Conclusion By Nathan Reiff The concept of market efficiency assumes that new information about a security will be reflected more or less instantaneously in the price of that security in the market. In reality, though, this idealized expectation rarely comes to pass in such a clean, unimpeded fashion. Often, participants in the stock market actually overreact to new information, thereby creating an impact on the price of a security which is larger than it should be relative to the scope of the information.
It means that existing stock prices are determined with the help of complete information available.
The unnatural changes in stock prices are The unnatural changes in stock prices are basically due to biasness in human nature. Investors tend to overreact strongly to extreme news.
Stock prices in the beginning of extremely bad news fall below their justified equilibrium price in the market and extremely good news has the reversal impact on the stock prices.
This study investigates the overreaction hypothesis in the listed companies of Cement sector of KSE listed companies. Data for this empirical work is collected from the period January to December The data relates to the unadjusted stock prices of five cement companies.
The secondary data is collected from AKD securities portfolios.
The stocks selected for the study are those which have the complete data of the prices. This study assumes that current stock prices of the cement sector of the company are efficient.
Striving to unfold further stock market inefficiencies researchers developed the stock market overreaction hypothesis which examines whether observed anomalous movements in stock prices, particularly reversals of extreme stock price changes, can be explained by the corrections of investors’ disproportionate reactions to new information. In this essay I describe what the efficient market hypothesis implies for the functioning of our financial markets. I suggest that a number of common and it is far from clear that systematic underreaction or overreaction to the stock market as a whole will be reflected in stock prices without delay. Thus. The overreaction hypothesis asserts that stock prices overreact to unexpected and dramatic news. The behavior of stock prices in New Zealand is examined after a large weekly change in price.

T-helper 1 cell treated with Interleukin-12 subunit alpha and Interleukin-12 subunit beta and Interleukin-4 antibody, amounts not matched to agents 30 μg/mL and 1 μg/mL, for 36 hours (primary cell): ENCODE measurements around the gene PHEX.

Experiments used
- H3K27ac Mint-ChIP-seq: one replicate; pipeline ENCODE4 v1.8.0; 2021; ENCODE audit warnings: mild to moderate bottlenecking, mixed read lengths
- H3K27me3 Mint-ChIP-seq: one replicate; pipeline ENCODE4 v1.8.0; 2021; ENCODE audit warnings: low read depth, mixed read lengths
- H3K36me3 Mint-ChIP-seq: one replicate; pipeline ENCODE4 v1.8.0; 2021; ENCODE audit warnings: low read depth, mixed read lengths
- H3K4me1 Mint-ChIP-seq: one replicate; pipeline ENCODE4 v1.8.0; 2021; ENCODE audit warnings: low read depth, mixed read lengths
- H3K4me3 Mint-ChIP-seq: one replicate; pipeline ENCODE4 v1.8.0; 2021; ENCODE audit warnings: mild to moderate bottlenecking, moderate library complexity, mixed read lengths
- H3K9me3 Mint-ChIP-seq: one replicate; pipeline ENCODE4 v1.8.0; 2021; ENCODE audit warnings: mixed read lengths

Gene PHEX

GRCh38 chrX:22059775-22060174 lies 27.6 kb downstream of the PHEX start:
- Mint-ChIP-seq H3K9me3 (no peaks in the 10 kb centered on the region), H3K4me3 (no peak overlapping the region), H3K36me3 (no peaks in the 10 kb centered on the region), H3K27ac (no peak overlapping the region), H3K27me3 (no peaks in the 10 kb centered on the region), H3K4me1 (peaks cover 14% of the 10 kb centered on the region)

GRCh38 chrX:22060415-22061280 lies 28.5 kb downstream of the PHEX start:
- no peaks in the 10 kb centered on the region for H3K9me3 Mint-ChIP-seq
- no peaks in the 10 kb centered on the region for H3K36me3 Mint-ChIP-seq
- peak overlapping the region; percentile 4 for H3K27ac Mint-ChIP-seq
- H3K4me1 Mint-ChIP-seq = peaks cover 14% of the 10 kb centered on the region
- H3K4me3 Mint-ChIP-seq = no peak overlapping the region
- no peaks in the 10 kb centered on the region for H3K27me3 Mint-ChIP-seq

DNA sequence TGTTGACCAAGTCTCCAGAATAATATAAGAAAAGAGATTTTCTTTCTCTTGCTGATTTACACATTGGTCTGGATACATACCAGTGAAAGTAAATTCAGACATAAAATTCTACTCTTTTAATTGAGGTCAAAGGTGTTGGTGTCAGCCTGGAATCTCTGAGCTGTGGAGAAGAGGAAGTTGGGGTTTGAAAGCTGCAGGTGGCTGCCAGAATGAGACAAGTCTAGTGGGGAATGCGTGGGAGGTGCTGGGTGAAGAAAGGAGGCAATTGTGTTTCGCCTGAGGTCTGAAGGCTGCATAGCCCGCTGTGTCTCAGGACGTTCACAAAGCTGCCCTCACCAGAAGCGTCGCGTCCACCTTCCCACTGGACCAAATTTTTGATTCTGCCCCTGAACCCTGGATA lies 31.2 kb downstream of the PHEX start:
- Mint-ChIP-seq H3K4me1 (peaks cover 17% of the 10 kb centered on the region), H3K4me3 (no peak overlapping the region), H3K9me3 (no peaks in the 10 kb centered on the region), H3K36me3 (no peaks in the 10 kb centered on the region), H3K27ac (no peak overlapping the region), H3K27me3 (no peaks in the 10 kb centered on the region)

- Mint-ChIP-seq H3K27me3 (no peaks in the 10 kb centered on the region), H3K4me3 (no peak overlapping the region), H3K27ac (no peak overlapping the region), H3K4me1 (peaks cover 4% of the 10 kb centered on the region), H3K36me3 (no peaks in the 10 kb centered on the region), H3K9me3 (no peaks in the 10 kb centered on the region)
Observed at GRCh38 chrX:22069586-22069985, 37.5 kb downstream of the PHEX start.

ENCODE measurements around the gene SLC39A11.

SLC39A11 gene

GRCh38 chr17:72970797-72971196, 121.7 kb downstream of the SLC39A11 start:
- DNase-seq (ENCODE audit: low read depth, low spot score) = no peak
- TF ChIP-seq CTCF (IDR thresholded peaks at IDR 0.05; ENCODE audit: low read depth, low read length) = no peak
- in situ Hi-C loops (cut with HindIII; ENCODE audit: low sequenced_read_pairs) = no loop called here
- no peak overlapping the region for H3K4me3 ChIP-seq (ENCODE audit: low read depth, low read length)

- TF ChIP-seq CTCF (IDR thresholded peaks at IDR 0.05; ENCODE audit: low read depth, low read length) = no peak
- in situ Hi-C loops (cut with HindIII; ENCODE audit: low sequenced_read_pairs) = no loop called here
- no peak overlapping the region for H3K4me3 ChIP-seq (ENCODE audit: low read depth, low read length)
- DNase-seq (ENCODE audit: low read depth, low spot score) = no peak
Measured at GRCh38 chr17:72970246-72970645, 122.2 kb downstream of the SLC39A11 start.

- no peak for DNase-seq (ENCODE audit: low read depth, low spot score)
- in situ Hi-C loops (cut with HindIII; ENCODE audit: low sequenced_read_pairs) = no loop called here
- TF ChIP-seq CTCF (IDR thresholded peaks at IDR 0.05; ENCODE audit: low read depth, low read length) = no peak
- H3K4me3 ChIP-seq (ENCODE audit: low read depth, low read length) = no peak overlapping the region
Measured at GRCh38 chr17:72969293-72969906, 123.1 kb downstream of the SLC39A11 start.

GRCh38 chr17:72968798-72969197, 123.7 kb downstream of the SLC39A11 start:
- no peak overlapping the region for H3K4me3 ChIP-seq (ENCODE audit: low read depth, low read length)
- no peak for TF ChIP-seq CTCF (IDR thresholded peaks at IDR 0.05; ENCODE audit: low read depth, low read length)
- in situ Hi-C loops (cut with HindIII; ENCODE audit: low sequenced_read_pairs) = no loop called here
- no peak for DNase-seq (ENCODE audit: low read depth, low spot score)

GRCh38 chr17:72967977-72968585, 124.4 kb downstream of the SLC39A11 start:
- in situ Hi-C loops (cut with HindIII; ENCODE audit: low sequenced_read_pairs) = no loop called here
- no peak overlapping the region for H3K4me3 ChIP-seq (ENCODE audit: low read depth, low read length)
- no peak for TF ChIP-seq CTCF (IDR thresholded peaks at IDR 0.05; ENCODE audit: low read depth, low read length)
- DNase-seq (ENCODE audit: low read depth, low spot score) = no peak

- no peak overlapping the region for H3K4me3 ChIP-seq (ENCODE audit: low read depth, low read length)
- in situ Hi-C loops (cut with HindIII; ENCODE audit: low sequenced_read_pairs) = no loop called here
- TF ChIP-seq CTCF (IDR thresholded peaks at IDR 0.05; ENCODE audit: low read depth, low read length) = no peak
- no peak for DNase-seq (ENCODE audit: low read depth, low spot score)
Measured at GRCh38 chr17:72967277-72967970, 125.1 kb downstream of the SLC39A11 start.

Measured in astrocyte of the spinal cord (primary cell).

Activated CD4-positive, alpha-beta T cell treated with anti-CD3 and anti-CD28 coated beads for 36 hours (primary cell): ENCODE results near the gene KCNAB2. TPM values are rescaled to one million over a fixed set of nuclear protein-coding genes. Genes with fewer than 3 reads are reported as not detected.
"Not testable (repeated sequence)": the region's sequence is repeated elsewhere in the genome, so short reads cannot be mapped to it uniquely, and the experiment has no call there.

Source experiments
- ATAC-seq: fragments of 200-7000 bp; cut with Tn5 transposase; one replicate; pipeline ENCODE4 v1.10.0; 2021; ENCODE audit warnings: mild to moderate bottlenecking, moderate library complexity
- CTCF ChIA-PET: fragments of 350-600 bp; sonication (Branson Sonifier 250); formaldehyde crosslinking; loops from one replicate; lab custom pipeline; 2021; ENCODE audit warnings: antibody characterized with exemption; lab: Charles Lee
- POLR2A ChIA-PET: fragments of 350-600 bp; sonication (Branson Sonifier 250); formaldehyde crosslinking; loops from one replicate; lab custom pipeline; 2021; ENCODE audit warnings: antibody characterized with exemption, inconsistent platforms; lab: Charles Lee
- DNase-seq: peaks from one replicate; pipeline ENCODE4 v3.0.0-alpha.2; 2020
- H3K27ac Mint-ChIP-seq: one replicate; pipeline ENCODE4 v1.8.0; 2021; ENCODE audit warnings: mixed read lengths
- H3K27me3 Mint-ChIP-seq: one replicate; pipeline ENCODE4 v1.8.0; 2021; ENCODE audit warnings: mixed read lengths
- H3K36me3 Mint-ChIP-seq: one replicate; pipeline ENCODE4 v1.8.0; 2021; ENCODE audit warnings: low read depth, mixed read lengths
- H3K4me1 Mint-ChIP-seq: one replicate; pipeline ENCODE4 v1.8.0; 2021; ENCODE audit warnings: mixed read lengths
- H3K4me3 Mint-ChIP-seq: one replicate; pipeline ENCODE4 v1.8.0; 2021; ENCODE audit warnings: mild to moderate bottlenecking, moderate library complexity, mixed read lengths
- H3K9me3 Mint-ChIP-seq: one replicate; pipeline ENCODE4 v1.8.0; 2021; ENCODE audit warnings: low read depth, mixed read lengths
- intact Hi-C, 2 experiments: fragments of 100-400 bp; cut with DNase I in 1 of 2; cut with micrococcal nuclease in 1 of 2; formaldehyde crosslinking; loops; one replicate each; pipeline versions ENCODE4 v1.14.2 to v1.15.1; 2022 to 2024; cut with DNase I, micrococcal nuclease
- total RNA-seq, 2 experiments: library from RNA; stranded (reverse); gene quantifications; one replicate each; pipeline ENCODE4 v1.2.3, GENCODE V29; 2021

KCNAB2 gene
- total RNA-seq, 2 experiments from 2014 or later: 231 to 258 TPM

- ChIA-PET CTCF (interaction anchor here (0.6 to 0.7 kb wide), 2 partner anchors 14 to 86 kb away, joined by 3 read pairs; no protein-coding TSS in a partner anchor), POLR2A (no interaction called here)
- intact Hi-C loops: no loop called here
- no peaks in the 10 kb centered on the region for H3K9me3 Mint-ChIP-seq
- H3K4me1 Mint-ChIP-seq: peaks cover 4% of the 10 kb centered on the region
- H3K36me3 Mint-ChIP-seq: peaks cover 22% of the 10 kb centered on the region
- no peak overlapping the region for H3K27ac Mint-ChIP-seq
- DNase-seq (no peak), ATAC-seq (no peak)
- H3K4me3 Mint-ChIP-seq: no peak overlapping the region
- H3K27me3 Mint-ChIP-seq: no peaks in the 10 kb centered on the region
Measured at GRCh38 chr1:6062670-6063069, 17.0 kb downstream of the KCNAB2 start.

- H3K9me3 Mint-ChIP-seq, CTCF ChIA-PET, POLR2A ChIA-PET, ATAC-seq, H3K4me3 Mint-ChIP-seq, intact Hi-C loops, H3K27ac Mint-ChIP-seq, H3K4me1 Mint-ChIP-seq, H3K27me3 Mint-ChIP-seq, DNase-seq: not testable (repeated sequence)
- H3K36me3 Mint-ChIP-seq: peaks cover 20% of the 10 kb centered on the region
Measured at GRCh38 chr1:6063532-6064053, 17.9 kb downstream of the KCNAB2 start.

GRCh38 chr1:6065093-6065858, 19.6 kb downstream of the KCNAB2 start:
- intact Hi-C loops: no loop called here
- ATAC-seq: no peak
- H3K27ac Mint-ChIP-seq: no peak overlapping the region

The study found evidence of existence of overreaction in stocks of cement sector as it is the case for all developing and developed countries stocks markets. However almost all the stated all the overreactions were statistically insignificant without eleventh and twelfth months.
According to study the contrarian strategy may be adopted by the investors in the eleventh month. It is recommended that such studies may be conducted on the overall stocks of KSE Index to give us the idea of the existence of the overreaction in the Market.Overreaction is an emotional response to news about a security, led by either greed or fear, which causes it to become either overbought or oversold.
The overreaction hypothesis in the UK market: empirical analysis.
Khelifa Mazouz and Xiafei Li. Applied Financial Economics, , vol. 17, issue 13, Abstract: This article tests the overreaction hypothesis using data from the UK stock market. The study covers a period of 30 years (from to ).
METHODOLOGY AND DATA Forming Winner and Loser Portfolios As a first test of the Overreaction Hypothesis in the UK stock market we use the same standard event study techniques which are used by DeBondt and Thjiler () and others.
Clare and Thomas () investigate the overreaction hypothesis in the United Kingdom (UK). Winner and loser portfolios are formed using monthly stock return data taken from the London Business School, which consist of the end-of-month dividend adjusted returns on all those stocks quoted on the London Stock Exchange.
Download Citation on ResearchGate | Testing the Overreaction Hypothesis in the UK Stock Market by Using Inter & Intra Industry Contrarian Strategies | This study mainly supports the Overreaction. Critical analysis of the implication of overreaction to the return predictability in UK stock market Over the past decades, overreaction has drawn attention from many economic researchers, the most significant studies being Jegadeesh and Titman, (), De Bondt and Thaler () proving the existence of .